You know, of course, that when a vessel wants to talk to a station either on ship or shore the first thing the operator does is to listen-in—to make sure that he will not interfere with messages that are being exchanged between other stations within his range. If the ether isn’t too busy he then sends the call letter of the station he wants.

On reaching the wireless room I found a bigger crowd congregated around the window than ever for the zip—zippy crackle of the sparks as they broke down the air between the spark-gap electrodes had attracted the curious even as honey attracts insects of the Musca domestica family, i.e., houseflies, and I couldn’t get within six feet of it.

There was a short lull while the operator looked over a message which a little man with red hair and a pepper and salt suit had written out. When the operator started to send again I read off the name of our ship, the state of the weather and the number of words he intended to send, all of which was in accordance with the regular routine prescribed by the rules and regulations of the company for governing communications by wireless between ships and shore stations. The message ran like this:

For fear you may not know the Morse code which was used by all coastwise steamers in those early days, I will do it into English for you.

Morse Code message
Transcriber’s note: The code shown is American Morse Code, which differs from the more familiar International Morse Code in use today.

S G, which I afterwards looked up, was, I found, a station at Sea Gate which was on the coast. Vinalos was the name of our ship. Fine meant the state of the weather. Fifteen indicated the number of words the message contained.

I laughed at the man who forgot, but nobody else laughed because there was probably not one among them who knew the difference between a binding post and an electric wave.

All of that afternoon I read the outgoing messages, but I felt I was losing something by not getting what was coming in. Then a brilliant idea struck me and I immediately proceeded to put it into execution with the result that it almost electrocuted me.

I took out my little portable receiving set, hooked a wire to the detector and the other end to the electric light fixture for a ground which, from what I had read about ship stations, I had reason to believe made a connection with the steel hull of the ship. Being so close to the 2 kilowatt (about 2½ horsepower) transmitter, one side of the spark-gap of which also made connection with the hull, I hadn’t the slightest doubt but that I could receive without an aerial and I certainly did, but the kind wasn’t right.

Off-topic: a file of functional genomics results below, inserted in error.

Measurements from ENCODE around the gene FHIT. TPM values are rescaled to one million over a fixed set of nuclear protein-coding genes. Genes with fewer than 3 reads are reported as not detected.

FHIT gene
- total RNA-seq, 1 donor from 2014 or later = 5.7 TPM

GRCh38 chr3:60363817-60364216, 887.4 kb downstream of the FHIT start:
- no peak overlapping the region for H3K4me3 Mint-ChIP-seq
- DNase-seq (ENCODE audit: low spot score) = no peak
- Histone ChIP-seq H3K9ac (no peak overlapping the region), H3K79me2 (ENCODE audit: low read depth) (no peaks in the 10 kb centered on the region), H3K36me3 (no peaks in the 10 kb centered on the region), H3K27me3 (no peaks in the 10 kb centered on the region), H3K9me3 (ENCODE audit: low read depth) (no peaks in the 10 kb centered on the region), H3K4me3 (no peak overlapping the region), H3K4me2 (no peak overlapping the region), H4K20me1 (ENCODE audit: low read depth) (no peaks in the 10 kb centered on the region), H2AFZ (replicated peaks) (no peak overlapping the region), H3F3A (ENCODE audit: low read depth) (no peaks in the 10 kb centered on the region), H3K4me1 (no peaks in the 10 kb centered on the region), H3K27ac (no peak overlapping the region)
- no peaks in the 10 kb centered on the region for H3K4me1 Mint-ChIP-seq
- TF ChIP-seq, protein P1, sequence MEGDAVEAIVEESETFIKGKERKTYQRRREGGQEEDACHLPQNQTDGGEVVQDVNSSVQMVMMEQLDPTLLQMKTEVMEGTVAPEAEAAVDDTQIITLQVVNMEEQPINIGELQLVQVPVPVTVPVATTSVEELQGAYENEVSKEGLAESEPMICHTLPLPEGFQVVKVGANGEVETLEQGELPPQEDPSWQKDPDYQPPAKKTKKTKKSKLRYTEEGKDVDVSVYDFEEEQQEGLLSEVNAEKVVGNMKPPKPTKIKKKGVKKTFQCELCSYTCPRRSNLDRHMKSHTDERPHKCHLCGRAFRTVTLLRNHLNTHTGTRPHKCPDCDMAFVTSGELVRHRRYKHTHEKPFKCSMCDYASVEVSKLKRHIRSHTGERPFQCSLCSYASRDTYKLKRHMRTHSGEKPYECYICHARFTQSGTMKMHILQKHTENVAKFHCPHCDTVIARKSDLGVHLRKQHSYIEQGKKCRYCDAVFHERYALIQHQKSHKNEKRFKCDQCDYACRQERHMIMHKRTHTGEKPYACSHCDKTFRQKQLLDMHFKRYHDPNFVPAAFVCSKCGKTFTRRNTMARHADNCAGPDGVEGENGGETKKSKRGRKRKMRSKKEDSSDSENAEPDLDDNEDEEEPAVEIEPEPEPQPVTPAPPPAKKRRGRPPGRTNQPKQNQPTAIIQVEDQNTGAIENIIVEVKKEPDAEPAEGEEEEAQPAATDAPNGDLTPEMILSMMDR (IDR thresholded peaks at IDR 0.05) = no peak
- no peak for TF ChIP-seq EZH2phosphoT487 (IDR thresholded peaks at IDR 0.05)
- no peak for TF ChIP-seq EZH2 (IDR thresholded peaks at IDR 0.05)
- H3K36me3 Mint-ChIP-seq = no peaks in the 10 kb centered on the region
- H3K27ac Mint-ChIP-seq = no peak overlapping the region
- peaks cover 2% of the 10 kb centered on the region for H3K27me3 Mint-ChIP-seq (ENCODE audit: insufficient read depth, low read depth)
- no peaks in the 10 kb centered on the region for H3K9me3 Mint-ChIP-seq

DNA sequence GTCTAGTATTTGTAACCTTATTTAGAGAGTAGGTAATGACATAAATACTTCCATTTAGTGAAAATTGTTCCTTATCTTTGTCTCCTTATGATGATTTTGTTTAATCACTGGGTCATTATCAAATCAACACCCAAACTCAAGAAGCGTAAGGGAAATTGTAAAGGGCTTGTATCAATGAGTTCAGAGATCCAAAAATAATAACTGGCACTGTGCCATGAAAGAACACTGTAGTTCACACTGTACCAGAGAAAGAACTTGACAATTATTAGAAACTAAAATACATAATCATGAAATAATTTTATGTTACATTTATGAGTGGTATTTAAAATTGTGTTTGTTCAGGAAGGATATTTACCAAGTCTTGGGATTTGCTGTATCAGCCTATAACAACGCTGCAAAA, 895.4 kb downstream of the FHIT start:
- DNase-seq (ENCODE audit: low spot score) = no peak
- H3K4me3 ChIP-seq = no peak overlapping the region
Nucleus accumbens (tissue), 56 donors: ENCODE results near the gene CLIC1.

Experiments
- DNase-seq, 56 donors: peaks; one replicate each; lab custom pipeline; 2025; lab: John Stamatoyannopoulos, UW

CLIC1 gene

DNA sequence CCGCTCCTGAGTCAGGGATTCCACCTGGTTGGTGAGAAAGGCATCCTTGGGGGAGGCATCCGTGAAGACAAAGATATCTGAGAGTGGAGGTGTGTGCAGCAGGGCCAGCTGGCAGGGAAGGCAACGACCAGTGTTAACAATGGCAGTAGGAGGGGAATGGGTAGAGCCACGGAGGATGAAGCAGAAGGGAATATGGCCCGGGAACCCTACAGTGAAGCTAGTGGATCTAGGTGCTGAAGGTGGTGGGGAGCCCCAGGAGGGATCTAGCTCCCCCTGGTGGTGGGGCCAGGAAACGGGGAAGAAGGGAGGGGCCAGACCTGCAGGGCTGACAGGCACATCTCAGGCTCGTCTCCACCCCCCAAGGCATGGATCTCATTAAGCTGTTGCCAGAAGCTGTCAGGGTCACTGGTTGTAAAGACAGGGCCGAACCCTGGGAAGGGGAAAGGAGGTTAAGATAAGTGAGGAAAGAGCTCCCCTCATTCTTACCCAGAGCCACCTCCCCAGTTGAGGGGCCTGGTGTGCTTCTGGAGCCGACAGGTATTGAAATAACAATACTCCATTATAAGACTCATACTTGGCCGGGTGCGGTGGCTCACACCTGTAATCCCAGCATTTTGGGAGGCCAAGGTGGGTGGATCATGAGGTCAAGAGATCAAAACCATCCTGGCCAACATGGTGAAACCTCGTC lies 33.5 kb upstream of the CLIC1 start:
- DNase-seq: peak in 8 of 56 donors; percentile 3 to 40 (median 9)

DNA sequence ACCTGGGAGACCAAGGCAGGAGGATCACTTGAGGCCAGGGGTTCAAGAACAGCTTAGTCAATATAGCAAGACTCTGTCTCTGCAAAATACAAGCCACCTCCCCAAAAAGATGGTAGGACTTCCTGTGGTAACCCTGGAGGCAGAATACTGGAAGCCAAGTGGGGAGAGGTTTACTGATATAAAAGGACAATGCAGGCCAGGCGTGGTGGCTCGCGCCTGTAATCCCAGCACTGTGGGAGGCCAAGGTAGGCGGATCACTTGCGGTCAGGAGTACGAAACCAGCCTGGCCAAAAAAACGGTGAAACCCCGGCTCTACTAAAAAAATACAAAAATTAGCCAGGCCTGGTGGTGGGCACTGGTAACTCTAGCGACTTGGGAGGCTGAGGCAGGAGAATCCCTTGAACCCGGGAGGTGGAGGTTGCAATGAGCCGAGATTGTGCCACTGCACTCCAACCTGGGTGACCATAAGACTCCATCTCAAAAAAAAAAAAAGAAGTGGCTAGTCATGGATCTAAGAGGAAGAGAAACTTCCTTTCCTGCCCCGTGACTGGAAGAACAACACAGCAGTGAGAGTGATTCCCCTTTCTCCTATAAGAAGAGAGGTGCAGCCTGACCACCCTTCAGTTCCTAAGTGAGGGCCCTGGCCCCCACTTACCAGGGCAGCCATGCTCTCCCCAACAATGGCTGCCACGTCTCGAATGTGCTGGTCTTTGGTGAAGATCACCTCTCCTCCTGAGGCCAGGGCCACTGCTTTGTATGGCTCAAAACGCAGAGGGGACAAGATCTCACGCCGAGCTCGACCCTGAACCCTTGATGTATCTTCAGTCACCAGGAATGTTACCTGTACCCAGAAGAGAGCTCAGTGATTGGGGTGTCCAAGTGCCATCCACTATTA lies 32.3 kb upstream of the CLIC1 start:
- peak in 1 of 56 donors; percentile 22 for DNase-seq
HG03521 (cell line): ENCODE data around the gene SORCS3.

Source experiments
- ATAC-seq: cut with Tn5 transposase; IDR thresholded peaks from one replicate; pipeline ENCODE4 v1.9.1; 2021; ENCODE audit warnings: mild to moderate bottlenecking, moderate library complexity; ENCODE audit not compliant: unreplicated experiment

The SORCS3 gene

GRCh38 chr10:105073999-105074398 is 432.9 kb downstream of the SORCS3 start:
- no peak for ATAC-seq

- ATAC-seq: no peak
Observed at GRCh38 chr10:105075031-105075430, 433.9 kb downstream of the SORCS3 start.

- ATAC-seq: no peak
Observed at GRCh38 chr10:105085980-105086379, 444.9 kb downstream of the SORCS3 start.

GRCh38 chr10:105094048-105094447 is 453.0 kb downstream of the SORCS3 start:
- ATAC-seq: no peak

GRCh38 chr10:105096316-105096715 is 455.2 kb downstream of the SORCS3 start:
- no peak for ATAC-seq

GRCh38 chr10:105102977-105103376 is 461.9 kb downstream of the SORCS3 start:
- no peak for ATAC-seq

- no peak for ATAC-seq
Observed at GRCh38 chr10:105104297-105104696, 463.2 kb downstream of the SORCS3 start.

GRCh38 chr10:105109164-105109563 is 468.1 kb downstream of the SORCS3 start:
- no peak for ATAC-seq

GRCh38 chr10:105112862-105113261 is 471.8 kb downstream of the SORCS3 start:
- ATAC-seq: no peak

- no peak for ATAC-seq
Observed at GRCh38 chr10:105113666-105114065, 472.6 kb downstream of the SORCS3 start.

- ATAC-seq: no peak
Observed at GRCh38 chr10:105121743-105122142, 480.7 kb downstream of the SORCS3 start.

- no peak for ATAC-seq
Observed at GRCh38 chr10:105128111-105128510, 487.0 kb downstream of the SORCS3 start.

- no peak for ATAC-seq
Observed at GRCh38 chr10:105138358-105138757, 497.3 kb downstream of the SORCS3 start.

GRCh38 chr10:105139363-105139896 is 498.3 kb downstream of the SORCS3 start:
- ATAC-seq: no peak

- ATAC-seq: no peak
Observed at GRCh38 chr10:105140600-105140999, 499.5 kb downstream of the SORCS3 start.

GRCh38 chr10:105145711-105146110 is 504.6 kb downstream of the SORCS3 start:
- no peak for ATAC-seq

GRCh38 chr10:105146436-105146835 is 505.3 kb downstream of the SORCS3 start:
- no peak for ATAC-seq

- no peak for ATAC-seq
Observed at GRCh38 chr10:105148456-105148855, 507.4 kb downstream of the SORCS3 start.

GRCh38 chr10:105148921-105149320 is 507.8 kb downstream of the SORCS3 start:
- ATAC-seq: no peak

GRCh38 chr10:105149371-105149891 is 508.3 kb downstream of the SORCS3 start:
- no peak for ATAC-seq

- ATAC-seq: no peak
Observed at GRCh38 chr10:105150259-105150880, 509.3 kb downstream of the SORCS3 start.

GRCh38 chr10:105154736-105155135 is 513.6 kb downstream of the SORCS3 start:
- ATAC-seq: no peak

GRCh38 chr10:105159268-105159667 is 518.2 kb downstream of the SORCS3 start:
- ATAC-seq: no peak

No sooner had I put on my head-phones and my fingers on the adjusting screw of the detector than zip, zum, bang, boom, and I received a terrific shock that lifted me clear off the edge of my bunk; I hung suspended in mid-air ’tween decks (or so it seemed) and to give verisimilitude to the levitation act, I recoiled like a 12-inch gun and hit the floor with a dull thud. I was glad the man I laughed at because he forgot, was not there to laugh at the fellow who didn’t know.

When I had fully come to and was able to use my thinker again I knocked the wire off of the electric light fixture and then proceeded to examine my receiver to see if anything had been damaged. Beyond burning off the point of my detector there was no scathe done, and I overhauled it and put the instrument back in its box.

My next move was to see the operator and hold some small wireless talk with him. It was now late in the afternoon and when I got back it overjoyed me to find that the crowd who hungered to penetrate the mystery of sending messages without wires had fathomed its very depths and departed, that is, all except one young couple who were from Missouri, according to the passenger list, and of course they must needs be shown.

The moment I saw the operator’s face I set him down for one of those fresh young fellows you meet everywhere and I did not miss my guess. Now you would hardly believe it, but it is nevertheless true, that there are a few operators who think it smart and a great joke to tell land-lubbers anything but the truth whenever they are questioned about wireless.

“What I can’t understand,” said the young woman, “is how you can send out a wireless message when the wind is blowing so hard.”

If the operator had been even a 14-carat gentleman he would have told her that when he works the key a low pressure current of electricity is broken up into dots and dashes representing letters and that this intermittent current flowing through the coil of the transmitter is changed into high frequency oscillations by the spark; the oscillations then surge through the aerial wire and their energy is emitted from the aerial in the form of electric waves. These electric waves are exactly the same as light waves, except that they are very much longer, and both are transmitted by, in and through the ether. Hence the wind, which is air in motion, has nothing at all to do with it.

This would have been the real scientific explanation of how a message is sent and while it would, more than likely, have been as clear as mud to her young inquiring mind, still if she could not grasp the true explanation of how it works it would have been her misfortune and not the operator’s fault. See?